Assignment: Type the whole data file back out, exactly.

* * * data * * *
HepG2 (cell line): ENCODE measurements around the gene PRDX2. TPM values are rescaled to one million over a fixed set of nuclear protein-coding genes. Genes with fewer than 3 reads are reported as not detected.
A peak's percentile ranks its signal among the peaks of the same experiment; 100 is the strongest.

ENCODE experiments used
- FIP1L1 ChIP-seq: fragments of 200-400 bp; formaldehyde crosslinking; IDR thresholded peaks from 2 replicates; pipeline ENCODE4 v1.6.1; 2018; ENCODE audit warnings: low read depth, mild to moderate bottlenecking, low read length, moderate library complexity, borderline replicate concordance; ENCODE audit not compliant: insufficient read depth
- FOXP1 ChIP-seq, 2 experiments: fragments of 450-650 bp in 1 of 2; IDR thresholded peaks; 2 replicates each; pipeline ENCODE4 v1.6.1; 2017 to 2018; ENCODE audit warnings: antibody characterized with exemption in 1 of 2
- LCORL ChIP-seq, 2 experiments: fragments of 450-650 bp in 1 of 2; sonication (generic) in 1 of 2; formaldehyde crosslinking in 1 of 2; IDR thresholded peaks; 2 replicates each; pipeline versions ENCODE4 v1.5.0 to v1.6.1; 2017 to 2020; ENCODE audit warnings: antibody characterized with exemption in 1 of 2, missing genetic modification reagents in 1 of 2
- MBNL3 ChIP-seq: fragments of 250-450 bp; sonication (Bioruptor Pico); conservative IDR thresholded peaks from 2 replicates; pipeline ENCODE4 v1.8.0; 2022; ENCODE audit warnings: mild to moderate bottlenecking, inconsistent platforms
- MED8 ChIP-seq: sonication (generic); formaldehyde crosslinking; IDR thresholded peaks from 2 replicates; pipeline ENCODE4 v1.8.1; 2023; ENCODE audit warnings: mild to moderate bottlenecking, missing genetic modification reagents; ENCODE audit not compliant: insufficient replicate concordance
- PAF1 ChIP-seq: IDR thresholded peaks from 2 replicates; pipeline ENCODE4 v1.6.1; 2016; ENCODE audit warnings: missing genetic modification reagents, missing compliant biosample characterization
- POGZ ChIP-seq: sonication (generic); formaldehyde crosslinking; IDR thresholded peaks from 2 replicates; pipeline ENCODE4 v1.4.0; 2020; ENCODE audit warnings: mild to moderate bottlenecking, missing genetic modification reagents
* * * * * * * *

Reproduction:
HepG2 (cell line): ENCODE measurements around the gene PRDX2. TPM values are rescaled to one million over a fixed set of nuclear protein-coding genes. Genes with fewer than 3 reads are reported as not detected.
A peak's percentile ranks its signal among the peaks of the same experiment; 100 is the strongest.

ENCODE experiments used
- FIP1L1 ChIP-seq: fragments of 200-400 bp; formaldehyde crosslinking; IDR thresholded peaks from 2 replicates; pipeline ENCODE4 v1.6.1; 2018; ENCODE audit warnings: low read depth, mild to moderate bottlenecking, low read length, moderate library complexity, borderline replicate concordance; ENCODE audit not compliant: insufficient read depth
- FOXP1 ChIP-seq, 2 experiments: fragments of 450-650 bp in 1 of 2; IDR thresholded peaks; 2 replicates each; pipeline ENCODE4 v1.6.1; 2017 to 2018; ENCODE audit warnings: antibody characterized with exemption in 1 of 2
- LCORL ChIP-seq, 2 experiments: fragments of 450-650 bp in 1 of 2; sonication (generic) in 1 of 2; formaldehyde crosslinking in 1 of 2; IDR thresholded peaks; 2 replicates each; pipeline versions ENCODE4 v1.5.0 to v1.6.1; 2017 to 2020; ENCODE audit warnings: antibody characterized with exemption in 1 of 2, missing genetic modification reagents in 1 of 2
- MBNL3 ChIP-seq: fragments of 250-450 bp; sonication (Bioruptor Pico); conservative IDR thresholded peaks from 2 replicates; pipeline ENCODE4 v1.8.0; 2022; ENCODE audit warnings: mild to moderate bottlenecking, inconsistent platforms
- MED8 ChIP-seq: sonication (generic); formaldehyde crosslinking; IDR thresholded peaks from 2 replicates; pipeline ENCODE4 v1.8.1; 2023; ENCODE audit warnings: mild to moderate bottlenecking, missing genetic modification reagents; ENCODE audit not compliant: insufficient replicate concordance
- PAF1 ChIP-seq: IDR thresholded peaks from 2 replicates; pipeline ENCODE4 v1.6.1; 2016; ENCODE audit warnings: missing genetic modification reagents, missing compliant biosample characterization
- POGZ ChIP-seq: sonication (generic); formaldehyde crosslinking; IDR thresholded peaks from 2 replicates; pipeline ENCODE4 v1.4.0; 2020; ENCODE audit warnings: mild to moderate bottlenecking, missing genetic modification reagents